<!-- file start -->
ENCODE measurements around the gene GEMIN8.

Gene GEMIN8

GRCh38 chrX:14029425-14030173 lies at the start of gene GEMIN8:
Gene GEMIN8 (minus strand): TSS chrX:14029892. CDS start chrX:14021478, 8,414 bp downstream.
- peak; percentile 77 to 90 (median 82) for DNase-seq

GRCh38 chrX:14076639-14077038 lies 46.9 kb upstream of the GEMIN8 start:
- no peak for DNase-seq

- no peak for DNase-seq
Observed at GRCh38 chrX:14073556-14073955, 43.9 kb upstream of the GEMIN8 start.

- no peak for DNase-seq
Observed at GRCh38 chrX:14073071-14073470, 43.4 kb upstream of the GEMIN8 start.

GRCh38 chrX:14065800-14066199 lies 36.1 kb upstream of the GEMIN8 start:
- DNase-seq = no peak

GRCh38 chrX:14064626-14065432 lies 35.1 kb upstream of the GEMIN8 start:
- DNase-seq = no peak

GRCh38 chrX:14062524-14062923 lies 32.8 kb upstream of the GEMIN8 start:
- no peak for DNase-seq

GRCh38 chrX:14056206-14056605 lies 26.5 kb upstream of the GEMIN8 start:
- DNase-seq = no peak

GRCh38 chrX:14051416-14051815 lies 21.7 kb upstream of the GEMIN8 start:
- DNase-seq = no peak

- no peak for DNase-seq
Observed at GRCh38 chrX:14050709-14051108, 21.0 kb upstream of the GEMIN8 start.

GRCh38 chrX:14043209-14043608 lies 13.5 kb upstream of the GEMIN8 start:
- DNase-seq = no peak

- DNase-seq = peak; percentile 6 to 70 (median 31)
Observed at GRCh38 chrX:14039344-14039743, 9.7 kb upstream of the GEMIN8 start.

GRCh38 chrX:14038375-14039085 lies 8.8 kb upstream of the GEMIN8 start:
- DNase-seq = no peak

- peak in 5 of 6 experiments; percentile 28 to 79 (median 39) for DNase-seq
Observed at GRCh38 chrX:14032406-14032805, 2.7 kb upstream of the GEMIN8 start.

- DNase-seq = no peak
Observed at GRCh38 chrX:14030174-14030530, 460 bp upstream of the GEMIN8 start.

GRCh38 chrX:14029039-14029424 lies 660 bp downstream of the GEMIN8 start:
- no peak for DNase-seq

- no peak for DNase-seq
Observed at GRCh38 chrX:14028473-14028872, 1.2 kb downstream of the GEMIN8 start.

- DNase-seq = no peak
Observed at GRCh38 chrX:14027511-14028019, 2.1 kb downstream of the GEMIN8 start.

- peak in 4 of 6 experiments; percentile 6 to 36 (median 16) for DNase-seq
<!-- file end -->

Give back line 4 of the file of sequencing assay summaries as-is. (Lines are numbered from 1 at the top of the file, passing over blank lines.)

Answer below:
Gene GEMIN8 (minus strand): TSS chrX:14029892. CDS start chrX:14021478, 8,414 bp downstream.